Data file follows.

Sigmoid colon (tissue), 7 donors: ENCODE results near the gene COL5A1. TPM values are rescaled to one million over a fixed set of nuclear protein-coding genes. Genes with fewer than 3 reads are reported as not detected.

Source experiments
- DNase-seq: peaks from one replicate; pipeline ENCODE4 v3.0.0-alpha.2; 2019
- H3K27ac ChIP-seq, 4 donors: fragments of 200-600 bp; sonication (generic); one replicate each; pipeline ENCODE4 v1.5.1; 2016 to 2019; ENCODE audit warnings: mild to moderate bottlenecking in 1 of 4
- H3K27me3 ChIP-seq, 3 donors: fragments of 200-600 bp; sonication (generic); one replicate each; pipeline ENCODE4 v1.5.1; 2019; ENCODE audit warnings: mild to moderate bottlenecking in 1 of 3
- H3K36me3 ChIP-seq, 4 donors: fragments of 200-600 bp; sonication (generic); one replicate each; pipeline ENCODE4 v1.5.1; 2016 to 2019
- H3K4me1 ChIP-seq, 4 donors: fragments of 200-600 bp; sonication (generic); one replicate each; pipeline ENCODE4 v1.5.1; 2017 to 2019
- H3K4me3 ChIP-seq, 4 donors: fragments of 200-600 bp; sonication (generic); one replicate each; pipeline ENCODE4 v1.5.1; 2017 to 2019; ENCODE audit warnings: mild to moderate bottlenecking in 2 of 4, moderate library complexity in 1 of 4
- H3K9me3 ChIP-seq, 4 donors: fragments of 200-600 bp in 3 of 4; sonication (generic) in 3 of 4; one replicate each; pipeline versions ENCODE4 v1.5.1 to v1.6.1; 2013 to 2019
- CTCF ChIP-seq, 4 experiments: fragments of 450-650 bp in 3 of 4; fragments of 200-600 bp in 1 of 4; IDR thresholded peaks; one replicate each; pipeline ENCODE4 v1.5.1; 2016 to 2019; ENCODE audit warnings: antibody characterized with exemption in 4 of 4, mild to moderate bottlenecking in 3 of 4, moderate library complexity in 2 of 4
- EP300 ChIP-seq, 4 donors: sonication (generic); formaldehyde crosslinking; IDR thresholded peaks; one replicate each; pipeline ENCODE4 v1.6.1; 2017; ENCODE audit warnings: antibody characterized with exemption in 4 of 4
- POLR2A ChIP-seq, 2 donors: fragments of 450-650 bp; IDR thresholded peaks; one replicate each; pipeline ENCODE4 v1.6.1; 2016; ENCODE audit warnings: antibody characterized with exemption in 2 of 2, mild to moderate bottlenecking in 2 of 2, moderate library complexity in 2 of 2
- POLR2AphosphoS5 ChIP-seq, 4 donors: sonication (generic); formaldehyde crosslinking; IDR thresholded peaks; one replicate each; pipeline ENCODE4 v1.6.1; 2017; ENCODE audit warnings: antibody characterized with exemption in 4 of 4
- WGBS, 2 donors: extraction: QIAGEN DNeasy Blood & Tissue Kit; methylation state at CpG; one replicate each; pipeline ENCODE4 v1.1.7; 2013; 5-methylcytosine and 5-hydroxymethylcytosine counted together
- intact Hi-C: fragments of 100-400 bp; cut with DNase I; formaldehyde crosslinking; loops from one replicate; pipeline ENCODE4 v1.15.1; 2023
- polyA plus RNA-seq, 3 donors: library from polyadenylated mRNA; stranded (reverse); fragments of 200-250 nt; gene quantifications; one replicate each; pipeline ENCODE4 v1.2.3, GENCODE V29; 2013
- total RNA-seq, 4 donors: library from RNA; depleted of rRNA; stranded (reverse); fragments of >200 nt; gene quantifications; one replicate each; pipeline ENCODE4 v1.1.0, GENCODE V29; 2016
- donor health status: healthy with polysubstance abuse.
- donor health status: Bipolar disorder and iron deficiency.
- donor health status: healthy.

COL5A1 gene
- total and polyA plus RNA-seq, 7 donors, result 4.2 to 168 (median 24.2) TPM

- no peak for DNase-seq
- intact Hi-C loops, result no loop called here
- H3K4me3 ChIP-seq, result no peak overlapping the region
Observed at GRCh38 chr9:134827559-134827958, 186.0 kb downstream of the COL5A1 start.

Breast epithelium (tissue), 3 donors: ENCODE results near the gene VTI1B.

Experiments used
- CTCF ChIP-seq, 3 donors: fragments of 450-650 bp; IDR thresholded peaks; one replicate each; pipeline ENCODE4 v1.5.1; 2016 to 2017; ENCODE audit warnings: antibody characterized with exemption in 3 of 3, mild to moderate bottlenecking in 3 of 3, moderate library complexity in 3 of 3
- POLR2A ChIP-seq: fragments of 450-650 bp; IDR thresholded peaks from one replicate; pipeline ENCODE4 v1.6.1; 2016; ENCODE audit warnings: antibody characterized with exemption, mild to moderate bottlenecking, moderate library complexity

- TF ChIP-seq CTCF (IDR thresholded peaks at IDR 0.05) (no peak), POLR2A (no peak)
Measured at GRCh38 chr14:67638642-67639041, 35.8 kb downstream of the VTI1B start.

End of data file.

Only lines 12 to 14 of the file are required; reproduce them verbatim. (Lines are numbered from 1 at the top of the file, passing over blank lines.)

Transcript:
- POLR2A ChIP-seq, 2 donors: fragments of 450-650 bp; IDR thresholded peaks; one replicate each; pipeline ENCODE4 v1.6.1; 2016; ENCODE audit warnings: antibody characterized with exemption in 2 of 2, mild to moderate bottlenecking in 2 of 2, moderate library complexity in 2 of 2
- POLR2AphosphoS5 ChIP-seq, 4 donors: sonication (generic); formaldehyde crosslinking; IDR thresholded peaks; one replicate each; pipeline ENCODE4 v1.6.1; 2017; ENCODE audit warnings: antibody characterized with exemption in 4 of 4
- WGBS, 2 donors: extraction: QIAGEN DNeasy Blood & Tissue Kit; methylation state at CpG; one replicate each; pipeline ENCODE4 v1.1.7; 2013; 5-methylcytosine and 5-hydroxymethylcytosine counted together